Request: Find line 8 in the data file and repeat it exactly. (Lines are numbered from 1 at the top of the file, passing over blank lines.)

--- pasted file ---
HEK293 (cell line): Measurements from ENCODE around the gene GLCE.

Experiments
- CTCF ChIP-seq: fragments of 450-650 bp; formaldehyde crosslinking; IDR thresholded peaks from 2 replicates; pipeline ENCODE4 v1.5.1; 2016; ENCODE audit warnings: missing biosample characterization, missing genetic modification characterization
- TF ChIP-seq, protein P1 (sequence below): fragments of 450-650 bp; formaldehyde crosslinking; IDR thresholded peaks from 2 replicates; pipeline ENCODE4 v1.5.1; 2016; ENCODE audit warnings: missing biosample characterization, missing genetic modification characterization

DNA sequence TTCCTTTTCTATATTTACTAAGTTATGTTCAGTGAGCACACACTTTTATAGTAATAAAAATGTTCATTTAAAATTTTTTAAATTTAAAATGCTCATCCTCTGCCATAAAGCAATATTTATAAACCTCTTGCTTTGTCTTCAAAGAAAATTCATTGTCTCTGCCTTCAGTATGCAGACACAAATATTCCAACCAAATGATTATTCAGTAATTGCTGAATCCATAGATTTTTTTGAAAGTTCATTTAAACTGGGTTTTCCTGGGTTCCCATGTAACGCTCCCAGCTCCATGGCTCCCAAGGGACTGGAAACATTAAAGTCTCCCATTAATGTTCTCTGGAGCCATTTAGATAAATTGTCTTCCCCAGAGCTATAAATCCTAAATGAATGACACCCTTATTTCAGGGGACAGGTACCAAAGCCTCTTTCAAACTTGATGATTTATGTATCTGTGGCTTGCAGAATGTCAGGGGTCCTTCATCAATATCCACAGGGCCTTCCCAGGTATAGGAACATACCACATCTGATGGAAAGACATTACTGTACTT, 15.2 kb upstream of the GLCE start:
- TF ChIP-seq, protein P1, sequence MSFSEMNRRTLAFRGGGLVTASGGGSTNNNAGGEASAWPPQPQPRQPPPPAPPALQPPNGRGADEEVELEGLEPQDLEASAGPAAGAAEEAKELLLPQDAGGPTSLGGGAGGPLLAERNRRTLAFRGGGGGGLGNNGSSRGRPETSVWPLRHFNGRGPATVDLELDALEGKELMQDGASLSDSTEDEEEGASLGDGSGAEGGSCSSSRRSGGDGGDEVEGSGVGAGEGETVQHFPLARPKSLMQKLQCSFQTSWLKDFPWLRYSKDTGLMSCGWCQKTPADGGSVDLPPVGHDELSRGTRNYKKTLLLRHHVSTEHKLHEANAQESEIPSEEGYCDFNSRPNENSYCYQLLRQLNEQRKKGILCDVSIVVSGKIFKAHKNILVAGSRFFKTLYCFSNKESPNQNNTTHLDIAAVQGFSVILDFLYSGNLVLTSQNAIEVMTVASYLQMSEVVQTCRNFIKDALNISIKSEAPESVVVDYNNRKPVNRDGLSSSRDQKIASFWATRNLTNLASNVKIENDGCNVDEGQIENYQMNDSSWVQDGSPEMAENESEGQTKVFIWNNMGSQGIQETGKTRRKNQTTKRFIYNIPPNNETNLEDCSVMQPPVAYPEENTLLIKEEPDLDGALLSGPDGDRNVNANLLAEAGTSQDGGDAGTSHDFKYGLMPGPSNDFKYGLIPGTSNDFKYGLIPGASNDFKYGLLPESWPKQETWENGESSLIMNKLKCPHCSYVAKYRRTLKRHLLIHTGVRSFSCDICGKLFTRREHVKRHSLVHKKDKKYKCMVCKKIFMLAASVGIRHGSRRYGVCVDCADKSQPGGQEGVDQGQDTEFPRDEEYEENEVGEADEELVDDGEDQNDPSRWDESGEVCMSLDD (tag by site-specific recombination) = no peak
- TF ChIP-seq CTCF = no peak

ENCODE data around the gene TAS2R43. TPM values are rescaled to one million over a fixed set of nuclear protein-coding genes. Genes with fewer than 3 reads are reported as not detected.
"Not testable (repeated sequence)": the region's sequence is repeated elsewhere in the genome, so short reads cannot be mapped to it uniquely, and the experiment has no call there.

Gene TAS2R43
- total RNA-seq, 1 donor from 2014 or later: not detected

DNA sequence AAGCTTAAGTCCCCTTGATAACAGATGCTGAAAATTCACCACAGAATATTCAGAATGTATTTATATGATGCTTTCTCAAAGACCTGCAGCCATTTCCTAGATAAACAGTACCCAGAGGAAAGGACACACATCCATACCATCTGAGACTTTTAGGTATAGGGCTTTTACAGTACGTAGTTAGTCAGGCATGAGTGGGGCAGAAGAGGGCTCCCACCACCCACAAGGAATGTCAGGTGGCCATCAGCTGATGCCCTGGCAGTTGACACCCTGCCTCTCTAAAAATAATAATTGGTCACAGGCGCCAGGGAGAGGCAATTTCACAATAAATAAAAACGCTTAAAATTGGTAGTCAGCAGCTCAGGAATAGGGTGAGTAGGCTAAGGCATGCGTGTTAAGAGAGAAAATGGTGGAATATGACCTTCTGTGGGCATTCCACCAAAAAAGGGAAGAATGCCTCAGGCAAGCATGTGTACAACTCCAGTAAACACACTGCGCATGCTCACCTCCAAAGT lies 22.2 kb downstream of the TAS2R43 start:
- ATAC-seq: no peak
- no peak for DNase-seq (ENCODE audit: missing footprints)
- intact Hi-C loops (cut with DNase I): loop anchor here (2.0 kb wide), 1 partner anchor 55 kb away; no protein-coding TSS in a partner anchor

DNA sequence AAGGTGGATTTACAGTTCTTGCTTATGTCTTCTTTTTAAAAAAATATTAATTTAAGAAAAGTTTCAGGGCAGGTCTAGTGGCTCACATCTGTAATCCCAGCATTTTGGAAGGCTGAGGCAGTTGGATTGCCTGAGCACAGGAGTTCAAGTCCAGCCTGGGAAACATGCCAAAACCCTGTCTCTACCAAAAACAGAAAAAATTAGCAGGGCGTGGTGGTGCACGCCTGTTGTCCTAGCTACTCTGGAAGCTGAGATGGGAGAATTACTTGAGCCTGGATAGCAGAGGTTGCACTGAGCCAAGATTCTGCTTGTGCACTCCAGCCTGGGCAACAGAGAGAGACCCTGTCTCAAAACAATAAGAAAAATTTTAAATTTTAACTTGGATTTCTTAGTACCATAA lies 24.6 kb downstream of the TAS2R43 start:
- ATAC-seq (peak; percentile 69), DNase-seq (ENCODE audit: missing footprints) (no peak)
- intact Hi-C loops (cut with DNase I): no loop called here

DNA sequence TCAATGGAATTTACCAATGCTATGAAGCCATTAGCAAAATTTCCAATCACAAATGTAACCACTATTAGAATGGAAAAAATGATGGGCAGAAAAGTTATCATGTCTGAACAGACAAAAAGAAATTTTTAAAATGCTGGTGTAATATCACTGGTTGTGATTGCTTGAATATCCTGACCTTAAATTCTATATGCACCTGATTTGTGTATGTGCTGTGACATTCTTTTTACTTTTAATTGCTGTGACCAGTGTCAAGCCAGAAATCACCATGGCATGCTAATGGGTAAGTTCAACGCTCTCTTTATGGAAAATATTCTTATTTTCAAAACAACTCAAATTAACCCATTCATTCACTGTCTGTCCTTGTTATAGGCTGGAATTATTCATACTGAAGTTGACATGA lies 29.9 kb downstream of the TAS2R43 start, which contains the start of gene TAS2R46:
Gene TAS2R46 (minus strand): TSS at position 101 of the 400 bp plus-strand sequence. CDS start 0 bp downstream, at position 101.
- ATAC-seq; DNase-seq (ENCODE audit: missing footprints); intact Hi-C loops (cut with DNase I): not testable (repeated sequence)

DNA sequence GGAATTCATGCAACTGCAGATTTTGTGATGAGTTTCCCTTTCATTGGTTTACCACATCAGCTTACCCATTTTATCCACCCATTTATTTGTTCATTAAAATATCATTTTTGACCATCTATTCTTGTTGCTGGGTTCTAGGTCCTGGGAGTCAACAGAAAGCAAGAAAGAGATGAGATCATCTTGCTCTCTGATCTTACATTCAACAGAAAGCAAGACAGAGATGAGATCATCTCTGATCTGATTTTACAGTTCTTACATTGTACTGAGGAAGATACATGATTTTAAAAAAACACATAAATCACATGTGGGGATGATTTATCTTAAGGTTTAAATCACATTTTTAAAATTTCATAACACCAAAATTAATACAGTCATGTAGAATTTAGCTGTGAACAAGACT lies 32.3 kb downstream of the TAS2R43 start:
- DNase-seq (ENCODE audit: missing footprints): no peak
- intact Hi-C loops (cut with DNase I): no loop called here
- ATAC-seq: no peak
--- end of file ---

ENCODE data around the gene TAS2R43. TPM values are rescaled to one million over a fixed set of nuclear protein-coding genes. Genes with fewer than 3 reads are reported as not detected.